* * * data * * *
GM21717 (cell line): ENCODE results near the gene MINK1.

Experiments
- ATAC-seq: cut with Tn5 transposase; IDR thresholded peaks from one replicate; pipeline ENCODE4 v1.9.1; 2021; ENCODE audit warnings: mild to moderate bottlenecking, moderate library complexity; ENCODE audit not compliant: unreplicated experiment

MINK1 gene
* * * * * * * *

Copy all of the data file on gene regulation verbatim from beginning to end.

GM21717 (cell line): ENCODE results near the gene MINK1.

Experiments
- ATAC-seq: cut with Tn5 transposase; IDR thresholded peaks from one replicate; pipeline ENCODE4 v1.9.1; 2021; ENCODE audit warnings: mild to moderate bottlenecking, moderate library complexity; ENCODE audit not compliant: unreplicated experiment

MINK1 gene